Pain is the most common presenting symptom of disease. It is defined as an unpleasant sensory and emotional experience, associated with actual or potential tissue damage. There are sound medical and legal reasons to treat pain aggressively in hospitalized patients. The Joint Commission, which certifies health care institutions in the United States, mandates that all patients have the right to adequate pain assessment and management (Table 48-1).
TABLE 48-1Joint Commission Pain Assessment and Management Standards for Hospitals |Favorite Table|Download (.pdf) TABLE 48-1 Joint Commission Pain Assessment and Management Standards for Hospitals
The hospital respects the patient’s right to pain management.
The hospital educates all licensed independent practitioners on assessing and managing pain.
The hospital assesses and manages the patient’s pain. The hospital conducts a comprehensive pain assessment that is consistent with its scope of care, treatment, and services and the patient’s condition.
The hospital uses methods to assess pain that are consistent with the patient’s age, condition, and ability to understand.
The hospital assesses and reassesses its patients. The hospital defines, in writing, criteria that identify when additional, specialized, or more in-depth assessments are performed for pain.
Based on the patient’s condition and assessed needs, the education and training provided to the patient by the hospital include any of the following: discussion of pain, the risk for pain, the importance of effective pain management, the pain assessment process, and methods for pain management.
In the inpatient setting, patients may be more concerned about pain relief than the outcome of their underlying illness. Poor pain control has adverse physiologic consequences that lead to worse outcomes (Table 48-2).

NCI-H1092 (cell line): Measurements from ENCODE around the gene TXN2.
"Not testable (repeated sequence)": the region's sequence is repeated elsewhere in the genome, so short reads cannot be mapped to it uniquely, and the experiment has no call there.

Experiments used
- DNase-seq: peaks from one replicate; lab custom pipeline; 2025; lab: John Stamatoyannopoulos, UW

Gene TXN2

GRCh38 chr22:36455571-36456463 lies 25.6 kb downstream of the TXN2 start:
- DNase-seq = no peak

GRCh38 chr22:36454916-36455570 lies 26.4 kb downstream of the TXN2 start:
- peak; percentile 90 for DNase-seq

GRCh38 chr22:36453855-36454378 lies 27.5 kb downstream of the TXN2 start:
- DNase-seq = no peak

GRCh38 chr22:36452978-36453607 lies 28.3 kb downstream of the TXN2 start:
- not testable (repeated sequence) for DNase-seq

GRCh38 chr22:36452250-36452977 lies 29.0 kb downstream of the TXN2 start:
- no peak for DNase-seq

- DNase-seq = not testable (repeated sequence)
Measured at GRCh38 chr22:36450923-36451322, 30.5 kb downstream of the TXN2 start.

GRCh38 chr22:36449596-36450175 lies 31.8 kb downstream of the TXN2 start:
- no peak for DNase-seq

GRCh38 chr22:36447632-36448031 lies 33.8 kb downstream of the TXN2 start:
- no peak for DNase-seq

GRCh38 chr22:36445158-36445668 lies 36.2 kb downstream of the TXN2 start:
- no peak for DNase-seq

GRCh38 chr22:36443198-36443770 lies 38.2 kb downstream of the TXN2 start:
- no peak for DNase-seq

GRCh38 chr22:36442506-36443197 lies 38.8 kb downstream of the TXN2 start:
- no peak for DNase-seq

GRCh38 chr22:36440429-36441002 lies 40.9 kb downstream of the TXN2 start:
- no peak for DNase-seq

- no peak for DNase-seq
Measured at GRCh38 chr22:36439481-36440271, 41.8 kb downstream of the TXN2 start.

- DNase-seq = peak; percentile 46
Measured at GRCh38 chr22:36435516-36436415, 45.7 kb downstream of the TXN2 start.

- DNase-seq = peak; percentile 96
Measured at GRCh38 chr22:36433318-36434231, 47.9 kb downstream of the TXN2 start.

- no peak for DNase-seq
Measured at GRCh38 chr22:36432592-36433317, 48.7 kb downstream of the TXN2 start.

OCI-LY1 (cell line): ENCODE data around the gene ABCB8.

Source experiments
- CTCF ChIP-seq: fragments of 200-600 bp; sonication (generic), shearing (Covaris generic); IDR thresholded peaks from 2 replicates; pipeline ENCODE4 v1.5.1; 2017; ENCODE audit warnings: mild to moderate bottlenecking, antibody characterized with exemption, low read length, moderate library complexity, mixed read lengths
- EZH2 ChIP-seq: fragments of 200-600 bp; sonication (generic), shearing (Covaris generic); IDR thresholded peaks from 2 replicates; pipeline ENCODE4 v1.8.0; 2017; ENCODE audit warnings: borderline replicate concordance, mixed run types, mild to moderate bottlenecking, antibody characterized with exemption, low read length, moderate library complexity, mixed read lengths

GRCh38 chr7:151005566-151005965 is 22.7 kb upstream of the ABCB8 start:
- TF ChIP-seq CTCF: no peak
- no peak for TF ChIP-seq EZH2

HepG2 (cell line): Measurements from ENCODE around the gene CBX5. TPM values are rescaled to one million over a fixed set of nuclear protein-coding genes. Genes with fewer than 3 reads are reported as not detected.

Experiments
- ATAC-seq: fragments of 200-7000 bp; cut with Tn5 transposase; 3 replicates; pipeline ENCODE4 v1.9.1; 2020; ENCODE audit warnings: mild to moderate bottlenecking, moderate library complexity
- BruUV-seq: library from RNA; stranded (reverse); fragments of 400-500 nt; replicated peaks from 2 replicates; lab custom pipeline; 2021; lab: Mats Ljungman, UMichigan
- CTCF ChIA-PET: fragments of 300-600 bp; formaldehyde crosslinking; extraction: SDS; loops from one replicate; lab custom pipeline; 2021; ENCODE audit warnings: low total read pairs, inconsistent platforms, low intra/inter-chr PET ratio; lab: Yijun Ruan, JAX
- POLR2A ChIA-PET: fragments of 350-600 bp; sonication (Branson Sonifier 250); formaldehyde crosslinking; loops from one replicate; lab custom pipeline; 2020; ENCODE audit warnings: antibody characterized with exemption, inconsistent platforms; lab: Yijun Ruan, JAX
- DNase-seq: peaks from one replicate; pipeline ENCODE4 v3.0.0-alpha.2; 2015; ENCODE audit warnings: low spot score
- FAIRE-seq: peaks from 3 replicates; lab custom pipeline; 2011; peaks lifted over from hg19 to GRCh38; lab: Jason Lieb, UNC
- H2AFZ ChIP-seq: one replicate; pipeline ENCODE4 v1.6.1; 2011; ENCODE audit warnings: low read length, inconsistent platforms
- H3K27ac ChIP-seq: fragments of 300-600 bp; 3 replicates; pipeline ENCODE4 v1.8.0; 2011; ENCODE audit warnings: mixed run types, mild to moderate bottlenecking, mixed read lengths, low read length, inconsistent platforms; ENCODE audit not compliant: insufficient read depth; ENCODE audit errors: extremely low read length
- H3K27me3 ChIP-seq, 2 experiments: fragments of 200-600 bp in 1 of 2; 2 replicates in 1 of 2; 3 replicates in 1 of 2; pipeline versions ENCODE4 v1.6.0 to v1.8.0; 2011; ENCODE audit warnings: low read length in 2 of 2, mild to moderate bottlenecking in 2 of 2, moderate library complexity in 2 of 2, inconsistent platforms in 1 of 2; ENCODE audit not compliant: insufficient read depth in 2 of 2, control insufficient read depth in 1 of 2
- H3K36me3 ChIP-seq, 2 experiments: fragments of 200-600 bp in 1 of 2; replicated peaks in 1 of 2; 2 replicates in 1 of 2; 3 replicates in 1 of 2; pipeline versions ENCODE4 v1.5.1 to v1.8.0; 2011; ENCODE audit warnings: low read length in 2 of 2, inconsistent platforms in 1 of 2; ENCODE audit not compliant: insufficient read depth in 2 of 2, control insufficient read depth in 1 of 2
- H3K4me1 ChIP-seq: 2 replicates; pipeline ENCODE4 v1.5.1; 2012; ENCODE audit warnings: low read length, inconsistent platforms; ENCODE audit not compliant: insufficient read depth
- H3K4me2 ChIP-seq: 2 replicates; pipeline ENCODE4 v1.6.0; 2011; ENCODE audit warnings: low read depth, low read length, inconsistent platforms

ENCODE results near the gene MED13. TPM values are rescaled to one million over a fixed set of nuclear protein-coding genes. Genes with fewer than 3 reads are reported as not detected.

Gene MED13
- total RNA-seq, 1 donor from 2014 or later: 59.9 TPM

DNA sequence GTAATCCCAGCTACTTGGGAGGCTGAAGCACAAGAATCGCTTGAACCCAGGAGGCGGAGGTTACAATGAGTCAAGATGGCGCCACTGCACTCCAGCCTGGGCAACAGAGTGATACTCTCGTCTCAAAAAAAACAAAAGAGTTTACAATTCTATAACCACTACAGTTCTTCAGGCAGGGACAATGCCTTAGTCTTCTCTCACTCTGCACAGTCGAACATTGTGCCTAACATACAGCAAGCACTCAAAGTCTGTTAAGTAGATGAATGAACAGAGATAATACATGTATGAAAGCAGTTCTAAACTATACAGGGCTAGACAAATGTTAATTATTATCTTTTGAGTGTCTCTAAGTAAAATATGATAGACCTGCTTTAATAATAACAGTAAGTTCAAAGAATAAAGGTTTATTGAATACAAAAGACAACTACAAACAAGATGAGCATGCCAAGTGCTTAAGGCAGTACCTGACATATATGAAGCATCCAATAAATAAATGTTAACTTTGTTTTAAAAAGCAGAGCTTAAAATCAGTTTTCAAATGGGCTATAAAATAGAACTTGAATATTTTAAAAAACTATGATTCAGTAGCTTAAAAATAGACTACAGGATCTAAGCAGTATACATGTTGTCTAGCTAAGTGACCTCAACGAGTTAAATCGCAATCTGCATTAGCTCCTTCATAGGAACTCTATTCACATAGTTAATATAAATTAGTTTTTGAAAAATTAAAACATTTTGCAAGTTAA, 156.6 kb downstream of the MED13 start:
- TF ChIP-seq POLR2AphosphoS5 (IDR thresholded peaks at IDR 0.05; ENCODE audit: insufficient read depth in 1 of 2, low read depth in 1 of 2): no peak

TABLE 48-2Physiologic Consequences of Uncontrolled Pain |Favorite Table|Download (.pdf) TABLE 48-2 Physiologic Consequences of Uncontrolled Pain
|Cardiovascular ||Tachycardia, hypertension, increased cardiac workload |
|Pulmonary ||Hypoxia, hypercarbia, atelectasis, decreased cough |
|Gastrointestinal ||Decreased gastric emptying, nausea/vomiting, ileus |
|Renal ||Urinary retention |
|Endocrine ||Increased adrenergic activity, catabolic state, sodium/water retention |
|Immunologic ||Impairment, slowed wound healing |
|Musculoskeletal ||Splinting, contractures, decreased mobility (deep vein thrombosis) |
|Hematological ||Increased coagulability |
|Neurological ||Anxiety, fear, anger, fatigue, delirium |
In postoperative patients, better analgesia improves cardiovascular, respiratory, endocrine, immunologic, gastrointestinal, and hematologic status. Following many common surgeries, acute pain that is not satisfactorily treated may become persistent.
PATHOPHYSIOLOGY: NOCICEPTIVE AND ANTI-NOCICEPTIVE PATHWAYS
Nociception, the perception of noxious stimuli, is a preconscious neural activity that is normally necessary, but not sufficient, for pain. It is more accurate to refer to nociceptive pathways, rather than pain pathways. The peripheral nerve fibers acting as nociceptors are lightly myelinated A-delta and unmyelinated C fibers, which are triggered or sensitized (peripheral sensitization) by several substances, including adenosine triphosphate (ATP), prostanoids, bradykinin, serotonin, histamine, and hydrogen ions. Heat, pressure, or nerve damage also results in activation.